Photograph/Image Display Requirements

Display of photographs other than that of the finalist must have a photo release signed by the subject, and if under 18 years of age, also by the guardian of the subject. Sample consent text: “I consent to the use of visual images (photos, videos, etc.) involving my participation/my child’s participation in this research.”
Finalists using audio-visual or multi-media presentations (for example, 35mm slides; videotapes; images, graphics, animations, etc., displayed on computer monitors; or other non-print presentation methods) must be prepared to show the entire presentation to the Display and Safety inspectors before the project is approved.

Any photograph/visual image/chart/table and/or graph is allowed if:

1.       It is not deemed offensive or inappropriate (which includes images/photographs showing invertebrate or vertebrate animals/humans in surgical, necrotizing or dissection situations) by the Scientific Review Committee, the Display and Safety Committee, or Society for Science & the Public. The decision made by any one of the groups mentioned above is final.

2.       It has a credit line of origin (“Photograph taken by...,”or “Image taken from...,” or “Graph/Chart/Table taken from. . . .”). (If all images, etc. being displayed were taken or created by the finalist or are from the same source, one credit line prominently and vertically displayed on the backboard/poster or tabletop is sufficient.)

3.       It is from the Internet, magazine, newspaper, journal, etc., and a credit line is attached. (If all photographs, etc. are from the same source, one credit prominently and vertically displayed is sufficient.)

4.       It is a photograph or visual depiction of the finalist.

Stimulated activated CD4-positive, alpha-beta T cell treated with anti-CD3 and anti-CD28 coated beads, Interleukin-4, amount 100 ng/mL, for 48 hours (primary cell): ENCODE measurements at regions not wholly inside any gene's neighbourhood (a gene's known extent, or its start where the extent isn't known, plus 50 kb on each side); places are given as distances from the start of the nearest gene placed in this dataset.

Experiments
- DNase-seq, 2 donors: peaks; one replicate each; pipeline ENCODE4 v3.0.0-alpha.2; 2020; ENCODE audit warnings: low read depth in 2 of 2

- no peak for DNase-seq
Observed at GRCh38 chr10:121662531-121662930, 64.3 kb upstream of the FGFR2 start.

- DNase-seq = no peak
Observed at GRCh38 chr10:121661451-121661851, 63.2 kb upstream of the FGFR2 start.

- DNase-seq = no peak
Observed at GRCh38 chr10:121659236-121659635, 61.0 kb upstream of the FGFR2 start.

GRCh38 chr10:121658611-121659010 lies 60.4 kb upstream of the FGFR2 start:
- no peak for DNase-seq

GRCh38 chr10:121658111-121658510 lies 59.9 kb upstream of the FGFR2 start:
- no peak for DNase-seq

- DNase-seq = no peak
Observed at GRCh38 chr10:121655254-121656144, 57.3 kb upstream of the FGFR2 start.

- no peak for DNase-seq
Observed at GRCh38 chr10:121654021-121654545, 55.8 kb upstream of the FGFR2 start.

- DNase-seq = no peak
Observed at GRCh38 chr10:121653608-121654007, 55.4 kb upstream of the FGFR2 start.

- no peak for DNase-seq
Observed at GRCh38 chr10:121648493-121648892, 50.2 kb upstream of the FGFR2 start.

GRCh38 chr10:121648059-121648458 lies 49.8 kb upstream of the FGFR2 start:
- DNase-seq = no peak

5.       It is a photograph or visual depiction for which a signed consent form is at the project or in the booth.
Note: Images used as backgrounds must also be credited.

 

Laser Requirements

Lasers may be used in a finalist’s display under the following guidelines. Display and Safety Inspectors may revoke the privilege and require lasers to be removed if careless or indiscriminate use is observed. Serious offenses may result in revoking the right to display.

1.       Class 1: A class 1 laser is safe under all conditions of normal use. It is allowed provided a finalist avoids indiscriminate exposure to other finalists, judges or visitors.

2.       Class 1M: A class 1M laser is safe for all conditions of use except when passed through magnifying optics such as microscopes and telescopes. It is allowed provided the finalist avoids indiscriminate exposure to others and does not utilize magnifying optics in the area of the laser.

3.       Class 2: A class 2 laser is safe because the blink reflex will limit the exposure to no more than 0.25 seconds. This only applies to visible-light lasers (400–700 nm).

4.       Class 2M: A class 2M laser is safe because of the blink reflex if not viewed through optical instruments. This applies only to visible-light lasers (400–700 nm). It is allowed provided the finalist avoids indiscriminate exposure to others and does not utilize magnifying optics in the area of the laser.

5.       Class 3R: A class 3R laser has a risk of injury if viewed directly. It cannot be used or displayed.

6.       Class 3B: A class 3B laser has a risk of injury if viewed directly. It cannot be used or displayed.

7.       Class 4: A class 4 laser has a risk of injury if viewed directly. It cannot be used or displayed.